Coronavirus disease (COVID-19): For health professionals

On this page

What health professionals need to know

Health professionals in Canada have a critical role to play in identifying, reporting and managing potential cases of COVID-19.

The World Health Organization (WHO) has identified COVID-19 as causing an outbreak of respiratory illness, including pneumonia, in Wuhan, China, in late 2019 and early 2020.

Coronaviruses are a large family of viruses, some of which infect only animals, and others that can infect humans. Seven strains of coronavirus are now known to cause illness in humans.

The strain of coronavirus found in Wuhan is the most recent of 7 known strains. Of the 6 others, 4 cause only minor respiratory symptoms similar to those of a cold, and 2, severe acute respiratory syndrome (SARS CoV) and Middle East respiratory syndrome (MERS CoV), have been associated with more serious and life-threatening diseases.

Significant additional information is still required to identify the cause of the outbreak, to fully understand how the disease is transmitted, and the severity of illness it causes in humans.

The Public Health Agency of Canada (PHAC) is monitoring the COVID-19 situation closely and will provide updates as new information becomes available.

The WHO is actively monitoring the situation and has issued updated information on the outbreak, including a risk assessment, advice on public health measures and infection prevention and control, and enhanced surveillance.

Spectrum of illness

Symptoms of COVID-19 (originating in Wuhan, China) include:

These symptoms are similar to those related to other respiratory viruses circulating during the winter months. All cases have been isolated in hospital, but detailed information about disease severity in China has not been reported. Information on the full spectrum of disease is not yet available.


Current epidemiologic information suggests that limited human-to-human transmission of COVID-19 may have occurred in some reported instances where individuals were in close contact with symptomatic cases. Until more definitive information becomes available, appropriate infection prevention and control measures (contact and droplet precautions) should be implemented to prevent onward transmission of the virus.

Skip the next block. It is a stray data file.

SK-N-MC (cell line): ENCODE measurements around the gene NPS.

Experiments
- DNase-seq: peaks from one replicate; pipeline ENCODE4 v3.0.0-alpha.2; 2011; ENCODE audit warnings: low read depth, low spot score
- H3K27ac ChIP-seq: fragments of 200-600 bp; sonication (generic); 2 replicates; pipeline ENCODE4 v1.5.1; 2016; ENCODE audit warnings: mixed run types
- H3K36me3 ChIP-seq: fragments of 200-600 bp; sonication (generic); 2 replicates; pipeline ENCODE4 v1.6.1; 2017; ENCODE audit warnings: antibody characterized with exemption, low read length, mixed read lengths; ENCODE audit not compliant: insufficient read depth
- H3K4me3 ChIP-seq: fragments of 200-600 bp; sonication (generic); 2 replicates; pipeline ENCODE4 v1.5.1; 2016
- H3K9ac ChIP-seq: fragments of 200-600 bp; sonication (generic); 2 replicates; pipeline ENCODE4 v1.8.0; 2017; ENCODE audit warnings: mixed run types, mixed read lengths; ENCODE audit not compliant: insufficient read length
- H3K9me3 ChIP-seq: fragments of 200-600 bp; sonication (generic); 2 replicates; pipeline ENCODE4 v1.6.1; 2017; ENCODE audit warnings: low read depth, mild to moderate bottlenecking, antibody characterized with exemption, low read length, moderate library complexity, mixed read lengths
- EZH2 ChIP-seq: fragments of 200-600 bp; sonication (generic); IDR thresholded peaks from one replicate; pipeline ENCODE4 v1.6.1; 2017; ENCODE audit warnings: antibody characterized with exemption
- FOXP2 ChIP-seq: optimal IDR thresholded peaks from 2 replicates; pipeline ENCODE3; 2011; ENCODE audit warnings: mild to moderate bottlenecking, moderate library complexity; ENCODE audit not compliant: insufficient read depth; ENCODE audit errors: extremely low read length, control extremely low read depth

Detecting and reporting


PHAC’s National Microbiology Laboratory (NML) has capacity to identify the COVID-19, and is developing and implementing new diagnostic tests, based on the genetic sequence of COVID-19 made available by China on January 10, 2020. Laboratory testing should be initiated in consultation with the respective provincial Public Health Laboratory (PHL). The PHL will then coordinate the submission of specimens to the National Microbiology Laboratory for further testing, as necessary. Refer to Protocol for Microbiological Investigations of Severe Acute Respiratory Infections for details on specimen collection and handling, and regarding consultation with the PHL microbiologist on-call. Refer also to additional laboratory guidance provided by PHLs.


Health care professionals can refer to the Interim National Surveillance Guidelines for Coronavirus Disease (COVID-19), and the Interim National COVID-19 Case Report Form, to aid with the detection and reporting of COVID-19 in Canada.

Recommendations to public health care professionals

Infection prevention and control

In the absence of effective drugs or vaccines, infection prevention and control (IPC) strategies to prevent or limit transmission of COVID-19 in healthcare facilities include:

Early recognition and source control

To facilitate early recognition and source control:

If a person presents with symptoms of influenza-like illness and within 14 days before the onset of illness, has travelled to an area where the virus is known to be circulating, and/or been in close contact with a probable or confirmed case of COVID-19 or someone who has travelled to an affected area:

Application of routine practices and additional precautions

The application of routine practices and additional precautions (RPAP) is based on a point-of-care risk assessment (PCRA). Health care workers (HCWs) should use a risk assessment approach before and during each patient interaction to evaluate the likelihood of exposure.

In addition to the consistent application of routine practices, follow contact and droplet precautions. This includes the appropriate selection and use of all the following personal protective equipment (PPE):

Hand hygiene should be performed whenever indicated, paying particular attention to during and after removal of PPE, and after leaving the patient care environment.

Infection prevention and control guidelines


There is currently no vaccine against or specific treatment for COVID-19. Treatment is supportive and should be tailored to the patient's condition.

The WHO has published guidance on the clinical management of severe acute respiratory infection when novel coronavirus infection is suspected:

Related links

Report a problem or mistake on this page
Please select all that apply:

Thank you for your help!

You will not receive a reply. For enquiries, contact us.

Date modified: